Department of Energy Releases Water Savings White Paper focused on Manufacturing Best Practices
Manufacturers are increasingly trying to get a better handle on their water use. Cutting water use can reduce costs, mitigate risks, and lessen environmental impacts. As population growth, climate change, and drought put additional pressure on certain watersheds, the business imperative for better water management will likely grow. And since it takes energy to treat and transport water, water management should be considered an important part of any company’s energy management strategy.
The Department of Energy today released a white paper for manufacturers seeking guidance on establishing a water management strategy. The paper distills lessons the Department learned from working with the seven industrial partners that initially signed on to the Better Buildings Challenge Water Savings Pilot: Cummins, Ford, General Motors, Harbec, Nissan North America, Saint-Gobain, and United Technologies Corporation (UTC). The pilot, which ran from May 2014 to May 2015, has since been expanded to become a regular feature of the Better Buildings Challenge, and now counts more than 30 partners across sectors that are setting water savings goals in addition to their energy efficiency targets.
The Better Plants paper, Developing a Corporate Water Management Strategy for Manufacturers, addresses key questions manufacturers commonly face as they gear up to take action on water use, including: how to make the business case for water saving projects; what facilities should initial efforts be targeted towards; what metrics can be used to track progress; and what are other companies doing to reduce water use? Guidance on these questions was developed based on interviews with, and data collected from, the pilot partners. For example:
Making the business case. Water is still relatively inexpensive, though costs are rising in many locations. Making a business case for water saving projects can be challenging when basing the analysis on monthly water bills alone. Cummins takes a more holistic view of water costs, factoring in the energy and chemical costs needed to pump and treat the water. Cummins has found that the “true cost” of water is 3-5 times the water intake and sewer charge and sometimes as high as 10-12 times for high energy and water-intensive operations.
Targeting initial efforts. While all companies followed DOE’s guidance to set a water-savings goal that covered all their U.S. manufacturing operations, they tended to focus initial efforts on those plants that used the most water or were located in areas where water supplies were scarce or under stress. UTC uses a tool developed by the World Business Council for Sustainable Development to categorize its facilities on the basis of available water suppliers. It requires the sites in the most water stressed areas to implement all of a series of internally developed water management practices; those in areas where water availability is less of a concern implement fewer of these practices.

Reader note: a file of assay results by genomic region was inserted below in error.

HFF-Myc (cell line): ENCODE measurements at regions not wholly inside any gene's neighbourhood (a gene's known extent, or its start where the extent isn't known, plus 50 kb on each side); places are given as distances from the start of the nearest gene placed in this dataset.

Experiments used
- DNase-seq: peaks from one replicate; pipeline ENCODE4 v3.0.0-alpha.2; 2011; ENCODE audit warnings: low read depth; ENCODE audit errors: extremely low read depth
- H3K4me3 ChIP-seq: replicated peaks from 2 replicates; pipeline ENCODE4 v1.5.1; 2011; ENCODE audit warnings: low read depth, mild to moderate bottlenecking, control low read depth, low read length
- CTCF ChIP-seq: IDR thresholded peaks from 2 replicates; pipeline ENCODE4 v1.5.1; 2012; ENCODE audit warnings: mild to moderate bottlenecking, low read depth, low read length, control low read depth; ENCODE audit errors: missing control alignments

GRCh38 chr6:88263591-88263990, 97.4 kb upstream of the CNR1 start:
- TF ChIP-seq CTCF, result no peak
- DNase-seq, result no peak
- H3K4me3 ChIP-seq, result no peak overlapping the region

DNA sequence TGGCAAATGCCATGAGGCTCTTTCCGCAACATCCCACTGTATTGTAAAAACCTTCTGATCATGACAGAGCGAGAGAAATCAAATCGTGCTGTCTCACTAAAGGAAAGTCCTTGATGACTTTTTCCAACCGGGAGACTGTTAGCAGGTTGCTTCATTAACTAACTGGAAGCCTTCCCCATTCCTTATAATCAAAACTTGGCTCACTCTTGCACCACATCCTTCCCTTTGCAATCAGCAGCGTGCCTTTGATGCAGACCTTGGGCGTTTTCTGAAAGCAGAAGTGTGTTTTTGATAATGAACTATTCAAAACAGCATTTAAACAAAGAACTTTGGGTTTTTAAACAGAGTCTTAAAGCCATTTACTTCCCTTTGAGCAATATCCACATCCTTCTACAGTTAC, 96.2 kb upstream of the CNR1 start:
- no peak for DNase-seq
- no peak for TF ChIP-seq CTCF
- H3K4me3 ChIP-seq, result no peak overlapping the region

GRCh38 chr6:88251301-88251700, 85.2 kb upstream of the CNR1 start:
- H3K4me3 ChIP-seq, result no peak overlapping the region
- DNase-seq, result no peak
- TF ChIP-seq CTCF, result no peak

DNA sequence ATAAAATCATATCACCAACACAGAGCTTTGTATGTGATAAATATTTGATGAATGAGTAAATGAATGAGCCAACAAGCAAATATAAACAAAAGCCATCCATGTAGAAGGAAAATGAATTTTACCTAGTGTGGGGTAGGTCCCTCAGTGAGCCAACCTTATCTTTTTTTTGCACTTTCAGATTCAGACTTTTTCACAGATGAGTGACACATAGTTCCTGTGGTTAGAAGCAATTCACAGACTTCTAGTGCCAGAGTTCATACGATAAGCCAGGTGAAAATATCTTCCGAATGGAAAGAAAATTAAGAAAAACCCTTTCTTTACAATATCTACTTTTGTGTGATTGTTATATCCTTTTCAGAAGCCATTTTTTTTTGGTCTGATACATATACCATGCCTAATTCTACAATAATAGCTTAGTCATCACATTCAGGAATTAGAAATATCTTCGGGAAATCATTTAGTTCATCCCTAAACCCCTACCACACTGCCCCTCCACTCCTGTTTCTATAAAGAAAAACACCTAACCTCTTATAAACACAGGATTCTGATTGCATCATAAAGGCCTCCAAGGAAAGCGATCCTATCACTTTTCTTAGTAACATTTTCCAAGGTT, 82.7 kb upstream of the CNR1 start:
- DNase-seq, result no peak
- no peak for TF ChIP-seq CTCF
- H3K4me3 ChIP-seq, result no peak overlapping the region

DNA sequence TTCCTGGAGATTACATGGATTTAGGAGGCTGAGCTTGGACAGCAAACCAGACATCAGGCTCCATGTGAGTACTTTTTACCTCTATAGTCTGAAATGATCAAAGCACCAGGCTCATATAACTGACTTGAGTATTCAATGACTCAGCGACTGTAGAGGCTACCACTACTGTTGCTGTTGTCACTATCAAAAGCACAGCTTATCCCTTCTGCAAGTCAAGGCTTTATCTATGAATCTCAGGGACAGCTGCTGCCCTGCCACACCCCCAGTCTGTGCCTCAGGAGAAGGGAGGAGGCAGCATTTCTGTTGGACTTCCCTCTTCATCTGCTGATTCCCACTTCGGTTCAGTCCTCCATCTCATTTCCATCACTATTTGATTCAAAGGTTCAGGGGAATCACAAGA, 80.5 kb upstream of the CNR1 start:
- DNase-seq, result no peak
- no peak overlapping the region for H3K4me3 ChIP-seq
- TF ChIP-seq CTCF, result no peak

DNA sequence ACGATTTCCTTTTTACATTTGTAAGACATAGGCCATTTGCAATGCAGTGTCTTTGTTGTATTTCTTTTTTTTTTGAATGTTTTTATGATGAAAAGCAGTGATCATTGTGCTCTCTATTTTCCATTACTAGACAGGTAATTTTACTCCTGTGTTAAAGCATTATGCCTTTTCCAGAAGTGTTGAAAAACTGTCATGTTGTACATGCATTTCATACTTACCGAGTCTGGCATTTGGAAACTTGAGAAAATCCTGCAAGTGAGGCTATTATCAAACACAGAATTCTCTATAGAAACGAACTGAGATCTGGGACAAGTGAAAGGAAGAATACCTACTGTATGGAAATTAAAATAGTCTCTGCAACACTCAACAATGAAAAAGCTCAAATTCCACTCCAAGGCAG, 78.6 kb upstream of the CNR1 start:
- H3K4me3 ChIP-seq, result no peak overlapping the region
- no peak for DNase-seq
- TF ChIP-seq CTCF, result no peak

Metrics. Five of the seven pilot partners set water-intensity targets, typically measured as volume of water per unit of output, or labor hours in one case. Intensity metrics have the advantage of capturing the effects of water efficiency efforts even as the business grows or contracts. Absolute metrics, on the other hand, can be more reflective of a company’s water risks, if it operates in a region with current or projected supply constraints.
What are other companies doing? The range of water-saving actions varied widely by partner, but the ability for no- and low-cost projects—things like leak repairs, adjusting control valves, and installing low flow fixtures—to yield substantial savings was a common theme. As an example of a more capital intensive project, Harbec built a 900,000 gallon rainwater retention pond that will help the company meet its goal of eliminating the use of municipal-supplied water for all needs other than drinking and hand washing.
Concerns about the cost and availability of water supplies will likely grow in the coming years. Companies that begin actively managing their water risks today will be better prepared to face these challenges in the future. DOE will continue working with the partners in its Water Savings Initiative to better understand the barriers impeding progress on water efficiency and developing solutions that will benefit the whole market. Look for these and other water savings solutions on the Better Buildings Solution Center and other forums such as the annual Better Buildings Summit.